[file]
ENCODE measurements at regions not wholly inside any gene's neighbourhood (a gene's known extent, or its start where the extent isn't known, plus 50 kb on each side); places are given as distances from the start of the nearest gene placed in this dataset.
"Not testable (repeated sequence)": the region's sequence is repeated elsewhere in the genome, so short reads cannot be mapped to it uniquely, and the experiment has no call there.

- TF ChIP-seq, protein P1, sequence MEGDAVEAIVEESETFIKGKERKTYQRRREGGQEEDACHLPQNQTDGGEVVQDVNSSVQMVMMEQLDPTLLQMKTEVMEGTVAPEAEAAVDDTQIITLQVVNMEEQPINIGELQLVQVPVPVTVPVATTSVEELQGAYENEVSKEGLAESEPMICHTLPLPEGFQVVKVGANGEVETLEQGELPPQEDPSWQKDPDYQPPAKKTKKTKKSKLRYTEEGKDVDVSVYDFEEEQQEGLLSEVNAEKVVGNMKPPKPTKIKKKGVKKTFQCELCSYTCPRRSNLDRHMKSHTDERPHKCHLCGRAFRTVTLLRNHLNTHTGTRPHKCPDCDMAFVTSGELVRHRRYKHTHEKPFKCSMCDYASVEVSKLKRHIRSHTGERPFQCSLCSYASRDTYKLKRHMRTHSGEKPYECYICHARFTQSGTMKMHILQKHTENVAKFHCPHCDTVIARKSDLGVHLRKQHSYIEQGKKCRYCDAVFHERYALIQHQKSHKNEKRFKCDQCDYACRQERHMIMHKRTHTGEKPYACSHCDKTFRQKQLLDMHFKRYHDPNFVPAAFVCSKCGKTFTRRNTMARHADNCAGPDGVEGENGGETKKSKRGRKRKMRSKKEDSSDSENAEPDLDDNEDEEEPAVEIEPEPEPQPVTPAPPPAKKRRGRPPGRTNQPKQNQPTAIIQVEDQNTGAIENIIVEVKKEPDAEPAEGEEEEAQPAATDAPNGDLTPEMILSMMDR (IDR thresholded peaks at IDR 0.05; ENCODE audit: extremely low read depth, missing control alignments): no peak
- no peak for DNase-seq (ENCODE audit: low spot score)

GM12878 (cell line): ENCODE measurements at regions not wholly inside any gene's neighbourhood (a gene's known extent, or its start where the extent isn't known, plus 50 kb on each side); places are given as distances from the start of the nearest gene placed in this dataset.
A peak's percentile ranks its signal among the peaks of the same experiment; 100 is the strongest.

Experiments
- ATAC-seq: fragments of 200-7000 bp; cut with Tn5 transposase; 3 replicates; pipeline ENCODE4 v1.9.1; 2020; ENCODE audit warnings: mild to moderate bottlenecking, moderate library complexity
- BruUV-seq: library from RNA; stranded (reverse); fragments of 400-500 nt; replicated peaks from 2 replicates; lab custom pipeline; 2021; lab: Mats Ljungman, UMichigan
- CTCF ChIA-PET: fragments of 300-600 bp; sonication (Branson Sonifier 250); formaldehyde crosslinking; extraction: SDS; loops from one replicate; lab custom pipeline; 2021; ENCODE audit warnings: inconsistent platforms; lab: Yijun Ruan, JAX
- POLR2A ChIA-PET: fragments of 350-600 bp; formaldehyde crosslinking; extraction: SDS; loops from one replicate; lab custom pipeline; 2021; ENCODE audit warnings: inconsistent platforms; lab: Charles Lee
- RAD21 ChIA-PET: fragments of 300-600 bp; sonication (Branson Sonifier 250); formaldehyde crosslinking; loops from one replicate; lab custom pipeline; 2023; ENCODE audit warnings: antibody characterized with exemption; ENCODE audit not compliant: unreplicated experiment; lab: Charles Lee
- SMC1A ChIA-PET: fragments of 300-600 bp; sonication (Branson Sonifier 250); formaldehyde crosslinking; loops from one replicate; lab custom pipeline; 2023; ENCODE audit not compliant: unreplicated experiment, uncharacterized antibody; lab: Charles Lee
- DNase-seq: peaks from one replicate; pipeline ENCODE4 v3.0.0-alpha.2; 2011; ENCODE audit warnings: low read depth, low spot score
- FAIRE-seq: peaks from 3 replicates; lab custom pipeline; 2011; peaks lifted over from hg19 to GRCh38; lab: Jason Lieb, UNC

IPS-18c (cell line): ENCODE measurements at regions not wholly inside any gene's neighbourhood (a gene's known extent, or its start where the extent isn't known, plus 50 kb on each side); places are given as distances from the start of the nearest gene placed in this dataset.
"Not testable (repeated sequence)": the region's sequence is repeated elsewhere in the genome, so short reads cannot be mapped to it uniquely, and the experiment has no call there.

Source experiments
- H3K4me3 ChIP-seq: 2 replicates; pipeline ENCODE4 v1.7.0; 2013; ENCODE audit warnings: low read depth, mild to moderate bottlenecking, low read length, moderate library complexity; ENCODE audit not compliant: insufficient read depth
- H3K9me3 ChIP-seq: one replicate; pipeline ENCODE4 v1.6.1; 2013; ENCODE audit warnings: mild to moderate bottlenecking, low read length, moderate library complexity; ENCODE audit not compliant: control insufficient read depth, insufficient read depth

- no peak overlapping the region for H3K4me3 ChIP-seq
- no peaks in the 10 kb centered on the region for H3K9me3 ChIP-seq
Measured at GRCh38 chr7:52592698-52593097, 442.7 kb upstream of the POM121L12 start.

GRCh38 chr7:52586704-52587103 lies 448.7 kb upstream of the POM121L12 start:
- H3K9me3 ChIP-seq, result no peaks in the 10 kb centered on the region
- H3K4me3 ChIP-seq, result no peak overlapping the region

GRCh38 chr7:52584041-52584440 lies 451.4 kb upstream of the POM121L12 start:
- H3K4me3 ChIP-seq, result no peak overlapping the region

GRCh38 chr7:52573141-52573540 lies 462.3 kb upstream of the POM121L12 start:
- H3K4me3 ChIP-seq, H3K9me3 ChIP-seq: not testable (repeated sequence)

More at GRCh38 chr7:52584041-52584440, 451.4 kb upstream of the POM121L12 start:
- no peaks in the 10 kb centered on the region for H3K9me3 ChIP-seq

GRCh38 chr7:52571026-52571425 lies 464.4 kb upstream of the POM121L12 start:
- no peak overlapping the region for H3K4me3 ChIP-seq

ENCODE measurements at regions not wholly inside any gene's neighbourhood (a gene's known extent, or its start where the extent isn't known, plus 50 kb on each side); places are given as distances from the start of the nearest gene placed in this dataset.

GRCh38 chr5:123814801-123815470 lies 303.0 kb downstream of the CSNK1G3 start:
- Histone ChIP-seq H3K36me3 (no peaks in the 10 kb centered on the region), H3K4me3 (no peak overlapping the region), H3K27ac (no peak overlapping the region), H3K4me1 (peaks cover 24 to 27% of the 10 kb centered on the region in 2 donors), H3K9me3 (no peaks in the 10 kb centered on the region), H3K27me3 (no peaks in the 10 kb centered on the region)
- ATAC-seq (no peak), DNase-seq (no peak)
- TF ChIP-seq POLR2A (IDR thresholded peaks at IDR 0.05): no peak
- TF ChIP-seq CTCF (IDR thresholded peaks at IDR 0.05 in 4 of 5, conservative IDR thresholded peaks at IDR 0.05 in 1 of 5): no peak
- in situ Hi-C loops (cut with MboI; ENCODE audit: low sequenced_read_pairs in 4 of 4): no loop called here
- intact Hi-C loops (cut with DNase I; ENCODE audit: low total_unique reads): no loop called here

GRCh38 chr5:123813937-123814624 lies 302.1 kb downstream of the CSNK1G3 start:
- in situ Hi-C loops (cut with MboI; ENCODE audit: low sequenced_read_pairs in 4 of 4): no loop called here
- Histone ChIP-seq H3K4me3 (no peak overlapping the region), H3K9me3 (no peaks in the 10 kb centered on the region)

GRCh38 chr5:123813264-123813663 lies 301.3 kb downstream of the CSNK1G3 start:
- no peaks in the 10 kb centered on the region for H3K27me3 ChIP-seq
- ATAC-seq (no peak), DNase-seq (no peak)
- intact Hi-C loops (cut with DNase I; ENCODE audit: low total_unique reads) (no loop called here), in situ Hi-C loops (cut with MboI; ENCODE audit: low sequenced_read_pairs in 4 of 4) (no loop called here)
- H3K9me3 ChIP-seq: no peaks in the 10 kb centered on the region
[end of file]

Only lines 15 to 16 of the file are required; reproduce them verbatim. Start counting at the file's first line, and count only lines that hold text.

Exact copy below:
- FAIRE-seq: peaks from 3 replicates; lab custom pipeline; 2011; peaks lifted over from hg19 to GRCh38; lab: Jason Lieb, UNC

IPS-18c (cell line): ENCODE measurements at regions not wholly inside any gene's neighbourhood (a gene's known extent, or its start where the extent isn't known, plus 50 kb on each side); places are given as distances from the start of the nearest gene placed in this dataset.